Reminders of Why I Teach
A MiddleWeb Blog
by Mary Tarashuk
The parent hovering by my classroom door, just minutes before the school day begins, as I am organizing materials for a hands-on science lesson. The occupational therapist or strings teacher popping in, trying to coordinate schedules, right as I am approaching thatsublime teaching moment. The pressure-cooker of anxiety (both in the kids and the administrators) at the start of testing season.
Usually, I am not bothered by the eager parent and welcome those daily interruptions with a smile. Everyone is trying to do their job in a hectic environment. But sometimes I get aggravated. I need to remind myself why I teach…to get back on track.
I could tell you that I became a teacher because I was inspired to change the world, to make a difference. That’s not the case, although I like to think those nobler intentions were hiding in me somewhere.
My motivations at the time were selfish. I needed to decide on a career at a certain point in my life, and all roads pointed to kids. Kids can be refreshing. Kids are never dull. I loved being a kid myself. In theory, it sounded like it would be a perfect career for me. That’s the nature of theory. You don’t know how it will actually work out in real life.
It’s no coincidence that I ended up doing my student teaching in a fifth grade classroom. It’s an interesting age. They are still eager to learn and eager to please. They haven’t crossed the bridge into the turbulent land of puberty yet, but it’s around the bend. At this age they are starting to consider perspectives other than their own.
Their frontal lobes are developing to help them explore emotions related to cognitive empathy, to see a deeper understanding of the cause and effect relationships in history and in scientific inquiry, and to ponder their implications. They are starting to laugh at themselves more as they discover the irony so abundant in this world.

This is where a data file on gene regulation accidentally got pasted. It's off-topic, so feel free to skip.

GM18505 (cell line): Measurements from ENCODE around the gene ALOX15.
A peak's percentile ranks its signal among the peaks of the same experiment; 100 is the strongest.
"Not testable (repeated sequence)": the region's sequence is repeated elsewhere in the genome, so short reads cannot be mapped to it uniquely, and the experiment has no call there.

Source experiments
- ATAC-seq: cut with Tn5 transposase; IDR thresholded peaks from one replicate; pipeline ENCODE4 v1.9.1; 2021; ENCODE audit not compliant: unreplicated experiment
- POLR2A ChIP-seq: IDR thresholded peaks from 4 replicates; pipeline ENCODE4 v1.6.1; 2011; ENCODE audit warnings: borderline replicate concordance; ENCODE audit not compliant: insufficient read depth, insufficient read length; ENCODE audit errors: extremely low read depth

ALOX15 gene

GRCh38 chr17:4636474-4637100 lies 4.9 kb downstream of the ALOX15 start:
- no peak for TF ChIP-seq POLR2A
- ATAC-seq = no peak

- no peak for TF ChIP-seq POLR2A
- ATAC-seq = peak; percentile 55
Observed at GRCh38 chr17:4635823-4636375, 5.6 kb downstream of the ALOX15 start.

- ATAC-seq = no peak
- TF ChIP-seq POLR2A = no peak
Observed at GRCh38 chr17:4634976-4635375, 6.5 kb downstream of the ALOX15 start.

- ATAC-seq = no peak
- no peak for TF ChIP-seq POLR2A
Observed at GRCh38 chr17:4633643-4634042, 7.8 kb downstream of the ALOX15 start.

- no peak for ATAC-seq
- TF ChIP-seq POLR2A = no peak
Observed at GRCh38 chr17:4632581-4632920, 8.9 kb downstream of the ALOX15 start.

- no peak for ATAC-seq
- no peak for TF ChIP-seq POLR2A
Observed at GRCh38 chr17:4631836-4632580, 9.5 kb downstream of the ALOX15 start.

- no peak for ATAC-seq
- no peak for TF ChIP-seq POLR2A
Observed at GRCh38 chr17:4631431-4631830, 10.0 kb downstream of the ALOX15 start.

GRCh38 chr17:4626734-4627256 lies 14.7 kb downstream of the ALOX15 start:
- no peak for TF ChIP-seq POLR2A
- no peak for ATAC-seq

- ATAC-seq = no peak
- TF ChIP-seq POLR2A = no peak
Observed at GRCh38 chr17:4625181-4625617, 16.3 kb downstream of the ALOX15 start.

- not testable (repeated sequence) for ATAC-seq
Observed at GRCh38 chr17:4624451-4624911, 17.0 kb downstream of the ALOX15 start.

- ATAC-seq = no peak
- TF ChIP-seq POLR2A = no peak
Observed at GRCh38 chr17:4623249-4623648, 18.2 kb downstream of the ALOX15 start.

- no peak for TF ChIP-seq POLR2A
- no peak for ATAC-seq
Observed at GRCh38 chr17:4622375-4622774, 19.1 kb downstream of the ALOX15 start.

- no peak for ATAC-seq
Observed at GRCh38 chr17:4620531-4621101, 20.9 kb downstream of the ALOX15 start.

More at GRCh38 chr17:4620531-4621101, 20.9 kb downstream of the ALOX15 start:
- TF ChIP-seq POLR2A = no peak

My incentives for teaching have changed across the years. Today, that desire to make a difference is more apparent to me. Working with kids helps me curb my jaded. It lets me witness much more innocent and open-minded perspectives on life. It gives me my Pollyanna moments. That little girl could find the good in any situation. (Classic children’s literature filled with an infinite wisdom.)
I find myself in the Pollyanna mindset more often than I find myself grumbling to a colleague about whatever is happening in our school (or in education in general). My students, past and present, help me with that. So do some of their parents.
One evening, some years ago, I received an email. I was sitting on my couch grading papers. I guess parents don’t get off at three o’clock either, and they work nights and weekends too. It made me smile.
Pollyanna is living large when I receive messages like this one, written in 2007. I printed it out and saved it in my memory file. (This collection is now dangerously close to taking over an entire armoire in my living room).
I don’t get messages like this all the time, but I save them when I do, along with a multitude of Valentine’s Day cards, Christmas wishes, end-of-year thank you’s, and “World’s Best Teacher” mugs. These are my own personal artifacts, like the ones we discuss in Social Studies. They are the empirical evidence of my own Life Science.
It’s helpful to go through these memories from time to time, especially on the days when things aren’t running smoothly, and I could use some reminding. The process of sifting through, of remembering the years and the families, helps me stay positive. And there are moments in teaching where a good dose of positive is needed to jump start me back into remembering what it’s all about…the why I teach part.
I hadn’t come across that email from Lisa in quite a while. In mid-April, almost six years later, I received this from Anna herself:
This quiet little girl was now a sophomore in high school. She came by the following week, accompanied by another one of my crew from years past. They seemed so mature one moment, and giggly the next.
Anna explained her project in greater detail and asked me to contribute a paragraph or two. She wanted my insights about how I thought access to picture books and developmental toys (or lack thereof) affected children from poor communities, children who didn’t have access to these learning tools.
My face hurt from smiling after they left, and I felt a bit of pride thinking I’d had a little part in helping develop this caring young woman. Another reminder.
Sometimes we teachers are lucky enough to start a ripple effect, although we don’t always get to see the ripples up close. A few weeks after Anna’s visit, I received this:
Ruh Roh was Anna’s nickname in fourth grade. She sent me a snapshot of the mural she painted for the kids at the shelter. It’s beautiful.
Thank you, Anna, for reminding me again of why I teach.
If you’re a fellow teacher reading this: What are your reminders of why you teach? Maybe you’ll share something from your own memory file . . .